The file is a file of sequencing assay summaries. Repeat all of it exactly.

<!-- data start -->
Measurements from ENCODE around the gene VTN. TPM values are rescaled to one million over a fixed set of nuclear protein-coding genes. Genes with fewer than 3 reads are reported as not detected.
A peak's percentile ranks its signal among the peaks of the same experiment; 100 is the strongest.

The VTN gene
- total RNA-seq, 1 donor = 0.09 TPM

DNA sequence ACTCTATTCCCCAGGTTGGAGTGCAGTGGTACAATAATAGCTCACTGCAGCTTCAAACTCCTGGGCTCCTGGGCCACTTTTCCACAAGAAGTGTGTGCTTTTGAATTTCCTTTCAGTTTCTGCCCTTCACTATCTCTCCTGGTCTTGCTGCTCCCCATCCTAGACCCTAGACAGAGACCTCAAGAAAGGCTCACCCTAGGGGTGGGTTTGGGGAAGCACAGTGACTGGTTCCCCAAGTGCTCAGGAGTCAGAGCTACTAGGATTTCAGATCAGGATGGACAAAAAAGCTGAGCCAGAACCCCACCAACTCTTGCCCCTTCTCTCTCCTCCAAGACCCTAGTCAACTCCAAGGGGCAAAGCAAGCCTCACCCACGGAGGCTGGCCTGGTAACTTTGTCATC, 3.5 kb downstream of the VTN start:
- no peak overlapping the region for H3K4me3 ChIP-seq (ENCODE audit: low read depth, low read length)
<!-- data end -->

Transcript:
Measurements from ENCODE around the gene VTN. TPM values are rescaled to one million over a fixed set of nuclear protein-coding genes. Genes with fewer than 3 reads are reported as not detected.
A peak's percentile ranks its signal among the peaks of the same experiment; 100 is the strongest.

The VTN gene
- total RNA-seq, 1 donor = 0.09 TPM

DNA sequence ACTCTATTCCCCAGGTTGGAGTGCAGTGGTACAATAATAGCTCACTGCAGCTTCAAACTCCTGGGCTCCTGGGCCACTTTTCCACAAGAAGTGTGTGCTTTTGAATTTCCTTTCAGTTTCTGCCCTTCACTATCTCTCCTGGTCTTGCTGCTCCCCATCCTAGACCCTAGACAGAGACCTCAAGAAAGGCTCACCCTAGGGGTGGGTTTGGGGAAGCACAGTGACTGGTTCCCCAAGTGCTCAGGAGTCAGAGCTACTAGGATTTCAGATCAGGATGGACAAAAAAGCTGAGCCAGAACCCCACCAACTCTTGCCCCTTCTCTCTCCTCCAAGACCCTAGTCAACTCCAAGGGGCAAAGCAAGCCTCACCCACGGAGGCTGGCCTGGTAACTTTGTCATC, 3.5 kb downstream of the VTN start:
- no peak overlapping the region for H3K4me3 ChIP-seq (ENCODE audit: low read depth, low read length)